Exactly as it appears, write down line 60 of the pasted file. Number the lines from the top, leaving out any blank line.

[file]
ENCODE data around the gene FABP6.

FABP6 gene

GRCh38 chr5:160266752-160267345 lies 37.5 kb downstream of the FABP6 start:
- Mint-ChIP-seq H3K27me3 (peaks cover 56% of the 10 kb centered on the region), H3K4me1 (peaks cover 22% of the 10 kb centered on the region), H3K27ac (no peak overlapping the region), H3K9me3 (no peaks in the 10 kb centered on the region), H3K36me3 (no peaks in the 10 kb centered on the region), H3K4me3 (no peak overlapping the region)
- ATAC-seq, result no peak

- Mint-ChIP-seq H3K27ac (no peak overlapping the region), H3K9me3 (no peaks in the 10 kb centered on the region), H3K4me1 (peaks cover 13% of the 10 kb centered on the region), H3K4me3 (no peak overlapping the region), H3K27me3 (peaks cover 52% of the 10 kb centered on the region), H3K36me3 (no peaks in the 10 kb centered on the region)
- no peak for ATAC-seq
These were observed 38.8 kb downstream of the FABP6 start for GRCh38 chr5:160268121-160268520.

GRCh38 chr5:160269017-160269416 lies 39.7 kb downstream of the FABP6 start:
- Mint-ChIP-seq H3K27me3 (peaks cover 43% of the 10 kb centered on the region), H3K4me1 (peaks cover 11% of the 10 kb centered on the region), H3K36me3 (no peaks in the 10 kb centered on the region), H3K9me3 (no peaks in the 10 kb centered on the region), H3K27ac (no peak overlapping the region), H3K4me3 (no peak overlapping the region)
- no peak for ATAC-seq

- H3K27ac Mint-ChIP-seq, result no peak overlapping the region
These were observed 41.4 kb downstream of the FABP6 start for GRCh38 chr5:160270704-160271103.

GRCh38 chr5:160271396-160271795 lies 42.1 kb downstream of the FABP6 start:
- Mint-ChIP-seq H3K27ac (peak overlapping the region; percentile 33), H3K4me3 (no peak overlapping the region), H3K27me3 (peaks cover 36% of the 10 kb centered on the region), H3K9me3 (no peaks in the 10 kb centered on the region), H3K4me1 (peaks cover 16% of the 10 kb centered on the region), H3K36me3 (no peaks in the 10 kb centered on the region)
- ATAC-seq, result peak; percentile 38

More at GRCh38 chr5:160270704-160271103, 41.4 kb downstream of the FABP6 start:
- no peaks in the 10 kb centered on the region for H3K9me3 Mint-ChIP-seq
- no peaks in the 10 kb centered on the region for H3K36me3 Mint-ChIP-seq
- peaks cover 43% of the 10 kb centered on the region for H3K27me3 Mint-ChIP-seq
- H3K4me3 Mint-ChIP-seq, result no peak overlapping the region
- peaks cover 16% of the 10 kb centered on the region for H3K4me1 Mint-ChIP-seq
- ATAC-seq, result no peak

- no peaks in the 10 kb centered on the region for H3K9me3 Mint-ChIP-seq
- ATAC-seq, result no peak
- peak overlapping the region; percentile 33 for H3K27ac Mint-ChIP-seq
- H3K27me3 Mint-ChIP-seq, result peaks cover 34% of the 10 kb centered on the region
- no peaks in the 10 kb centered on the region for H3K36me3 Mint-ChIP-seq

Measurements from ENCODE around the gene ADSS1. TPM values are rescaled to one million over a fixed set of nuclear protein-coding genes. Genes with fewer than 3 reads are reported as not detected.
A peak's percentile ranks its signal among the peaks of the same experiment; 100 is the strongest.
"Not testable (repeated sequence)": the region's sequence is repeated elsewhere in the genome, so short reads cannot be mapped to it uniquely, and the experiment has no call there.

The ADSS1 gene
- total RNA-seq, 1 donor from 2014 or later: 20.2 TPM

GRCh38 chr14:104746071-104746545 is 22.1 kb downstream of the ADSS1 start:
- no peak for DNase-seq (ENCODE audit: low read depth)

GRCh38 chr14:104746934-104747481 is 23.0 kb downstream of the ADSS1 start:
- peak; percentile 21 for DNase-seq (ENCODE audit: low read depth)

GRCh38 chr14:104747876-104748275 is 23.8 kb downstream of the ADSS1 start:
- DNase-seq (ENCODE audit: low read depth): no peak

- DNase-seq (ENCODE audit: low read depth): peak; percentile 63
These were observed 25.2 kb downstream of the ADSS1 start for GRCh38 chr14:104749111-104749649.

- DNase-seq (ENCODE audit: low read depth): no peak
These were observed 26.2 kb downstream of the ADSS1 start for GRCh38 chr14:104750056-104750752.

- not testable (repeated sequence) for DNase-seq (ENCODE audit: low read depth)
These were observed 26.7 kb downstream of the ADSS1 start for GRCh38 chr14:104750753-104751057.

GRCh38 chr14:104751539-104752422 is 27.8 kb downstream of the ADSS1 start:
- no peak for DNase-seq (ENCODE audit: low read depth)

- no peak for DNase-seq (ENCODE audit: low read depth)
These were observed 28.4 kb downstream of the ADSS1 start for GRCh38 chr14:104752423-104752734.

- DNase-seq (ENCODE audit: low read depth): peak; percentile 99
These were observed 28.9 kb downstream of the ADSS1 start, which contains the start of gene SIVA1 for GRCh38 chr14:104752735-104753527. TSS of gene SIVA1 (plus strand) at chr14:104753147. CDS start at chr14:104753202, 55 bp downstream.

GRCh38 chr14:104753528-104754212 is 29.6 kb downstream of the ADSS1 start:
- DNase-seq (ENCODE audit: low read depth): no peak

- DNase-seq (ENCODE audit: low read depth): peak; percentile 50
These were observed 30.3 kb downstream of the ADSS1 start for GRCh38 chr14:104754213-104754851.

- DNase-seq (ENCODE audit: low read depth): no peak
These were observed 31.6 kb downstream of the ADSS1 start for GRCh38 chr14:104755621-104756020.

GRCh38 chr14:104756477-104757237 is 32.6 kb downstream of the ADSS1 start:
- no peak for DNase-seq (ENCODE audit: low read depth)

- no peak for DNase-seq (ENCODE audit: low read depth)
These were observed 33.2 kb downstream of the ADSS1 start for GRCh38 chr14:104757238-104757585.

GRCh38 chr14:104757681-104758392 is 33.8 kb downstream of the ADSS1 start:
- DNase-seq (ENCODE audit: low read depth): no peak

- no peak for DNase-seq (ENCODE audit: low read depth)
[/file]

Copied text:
- no peak for DNase-seq (ENCODE audit: low read depth)